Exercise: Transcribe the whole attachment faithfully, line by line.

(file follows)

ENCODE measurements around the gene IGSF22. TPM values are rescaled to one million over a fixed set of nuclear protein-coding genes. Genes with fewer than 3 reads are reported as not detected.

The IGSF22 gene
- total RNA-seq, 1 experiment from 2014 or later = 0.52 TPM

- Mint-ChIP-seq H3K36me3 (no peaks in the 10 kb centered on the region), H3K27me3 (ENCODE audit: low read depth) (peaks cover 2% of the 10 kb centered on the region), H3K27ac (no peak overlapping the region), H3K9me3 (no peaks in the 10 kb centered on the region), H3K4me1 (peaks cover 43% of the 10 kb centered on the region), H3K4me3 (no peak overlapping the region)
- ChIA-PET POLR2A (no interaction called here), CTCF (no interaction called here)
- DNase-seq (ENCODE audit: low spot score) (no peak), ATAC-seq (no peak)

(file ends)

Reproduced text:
ENCODE measurements around the gene IGSF22. TPM values are rescaled to one million over a fixed set of nuclear protein-coding genes. Genes with fewer than 3 reads are reported as not detected.

The IGSF22 gene
- total RNA-seq, 1 experiment from 2014 or later = 0.52 TPM

- Mint-ChIP-seq H3K36me3 (no peaks in the 10 kb centered on the region), H3K27me3 (ENCODE audit: low read depth) (peaks cover 2% of the 10 kb centered on the region), H3K27ac (no peak overlapping the region), H3K9me3 (no peaks in the 10 kb centered on the region), H3K4me1 (peaks cover 43% of the 10 kb centered on the region), H3K4me3 (no peak overlapping the region)
- ChIA-PET POLR2A (no interaction called here), CTCF (no interaction called here)
- DNase-seq (ENCODE audit: low spot score) (no peak), ATAC-seq (no peak)